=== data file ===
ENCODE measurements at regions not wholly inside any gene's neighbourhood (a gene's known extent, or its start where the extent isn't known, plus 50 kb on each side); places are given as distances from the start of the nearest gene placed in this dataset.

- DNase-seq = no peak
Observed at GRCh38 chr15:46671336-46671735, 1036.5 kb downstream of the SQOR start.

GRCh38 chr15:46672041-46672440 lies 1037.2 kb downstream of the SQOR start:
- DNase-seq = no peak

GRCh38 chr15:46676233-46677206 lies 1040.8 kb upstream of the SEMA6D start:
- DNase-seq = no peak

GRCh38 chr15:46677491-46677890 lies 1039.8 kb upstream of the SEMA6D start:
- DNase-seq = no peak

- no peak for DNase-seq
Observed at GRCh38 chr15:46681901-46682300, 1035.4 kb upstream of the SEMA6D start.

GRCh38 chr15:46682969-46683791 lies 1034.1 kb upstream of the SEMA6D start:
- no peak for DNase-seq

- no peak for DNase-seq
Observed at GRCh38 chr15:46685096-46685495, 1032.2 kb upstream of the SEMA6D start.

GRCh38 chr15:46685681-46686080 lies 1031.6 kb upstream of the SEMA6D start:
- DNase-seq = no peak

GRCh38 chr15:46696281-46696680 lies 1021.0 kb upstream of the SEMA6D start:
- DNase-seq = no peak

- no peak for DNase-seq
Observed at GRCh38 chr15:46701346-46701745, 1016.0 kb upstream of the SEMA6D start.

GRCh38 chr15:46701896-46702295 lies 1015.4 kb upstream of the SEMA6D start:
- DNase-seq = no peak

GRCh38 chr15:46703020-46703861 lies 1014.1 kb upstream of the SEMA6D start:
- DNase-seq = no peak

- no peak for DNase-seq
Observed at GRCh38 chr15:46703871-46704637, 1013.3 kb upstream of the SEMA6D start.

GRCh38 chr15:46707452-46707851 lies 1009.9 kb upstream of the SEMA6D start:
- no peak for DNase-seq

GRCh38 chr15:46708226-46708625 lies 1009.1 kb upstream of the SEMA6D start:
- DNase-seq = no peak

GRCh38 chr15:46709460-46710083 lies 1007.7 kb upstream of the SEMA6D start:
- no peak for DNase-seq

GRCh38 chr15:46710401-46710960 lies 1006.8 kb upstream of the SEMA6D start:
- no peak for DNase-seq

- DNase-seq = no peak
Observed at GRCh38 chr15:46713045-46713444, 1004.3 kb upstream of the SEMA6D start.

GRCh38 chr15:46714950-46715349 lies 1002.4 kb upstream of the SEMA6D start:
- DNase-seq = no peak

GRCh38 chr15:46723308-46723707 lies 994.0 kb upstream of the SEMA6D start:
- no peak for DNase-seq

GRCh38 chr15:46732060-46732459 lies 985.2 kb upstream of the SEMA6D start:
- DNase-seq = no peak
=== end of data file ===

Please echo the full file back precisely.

ENCODE measurements at regions not wholly inside any gene's neighbourhood (a gene's known extent, or its start where the extent isn't known, plus 50 kb on each side); places are given as distances from the start of the nearest gene placed in this dataset.

- DNase-seq = no peak
Observed at GRCh38 chr15:46671336-46671735, 1036.5 kb downstream of the SQOR start.

GRCh38 chr15:46672041-46672440 lies 1037.2 kb downstream of the SQOR start:
- DNase-seq = no peak

GRCh38 chr15:46676233-46677206 lies 1040.8 kb upstream of the SEMA6D start:
- DNase-seq = no peak

GRCh38 chr15:46677491-46677890 lies 1039.8 kb upstream of the SEMA6D start:
- DNase-seq = no peak

- no peak for DNase-seq
Observed at GRCh38 chr15:46681901-46682300, 1035.4 kb upstream of the SEMA6D start.

GRCh38 chr15:46682969-46683791 lies 1034.1 kb upstream of the SEMA6D start:
- no peak for DNase-seq

- no peak for DNase-seq
Observed at GRCh38 chr15:46685096-46685495, 1032.2 kb upstream of the SEMA6D start.

GRCh38 chr15:46685681-46686080 lies 1031.6 kb upstream of the SEMA6D start:
- DNase-seq = no peak

GRCh38 chr15:46696281-46696680 lies 1021.0 kb upstream of the SEMA6D start:
- DNase-seq = no peak

- no peak for DNase-seq
Observed at GRCh38 chr15:46701346-46701745, 1016.0 kb upstream of the SEMA6D start.

GRCh38 chr15:46701896-46702295 lies 1015.4 kb upstream of the SEMA6D start:
- DNase-seq = no peak

GRCh38 chr15:46703020-46703861 lies 1014.1 kb upstream of the SEMA6D start:
- DNase-seq = no peak

- no peak for DNase-seq
Observed at GRCh38 chr15:46703871-46704637, 1013.3 kb upstream of the SEMA6D start.

GRCh38 chr15:46707452-46707851 lies 1009.9 kb upstream of the SEMA6D start:
- no peak for DNase-seq

GRCh38 chr15:46708226-46708625 lies 1009.1 kb upstream of the SEMA6D start:
- DNase-seq = no peak

GRCh38 chr15:46709460-46710083 lies 1007.7 kb upstream of the SEMA6D start:
- no peak for DNase-seq

GRCh38 chr15:46710401-46710960 lies 1006.8 kb upstream of the SEMA6D start:
- no peak for DNase-seq

- DNase-seq = no peak
Observed at GRCh38 chr15:46713045-46713444, 1004.3 kb upstream of the SEMA6D start.

GRCh38 chr15:46714950-46715349 lies 1002.4 kb upstream of the SEMA6D start:
- DNase-seq = no peak

GRCh38 chr15:46723308-46723707 lies 994.0 kb upstream of the SEMA6D start:
- no peak for DNase-seq

GRCh38 chr15:46732060-46732459 lies 985.2 kb upstream of the SEMA6D start:
- DNase-seq = no peak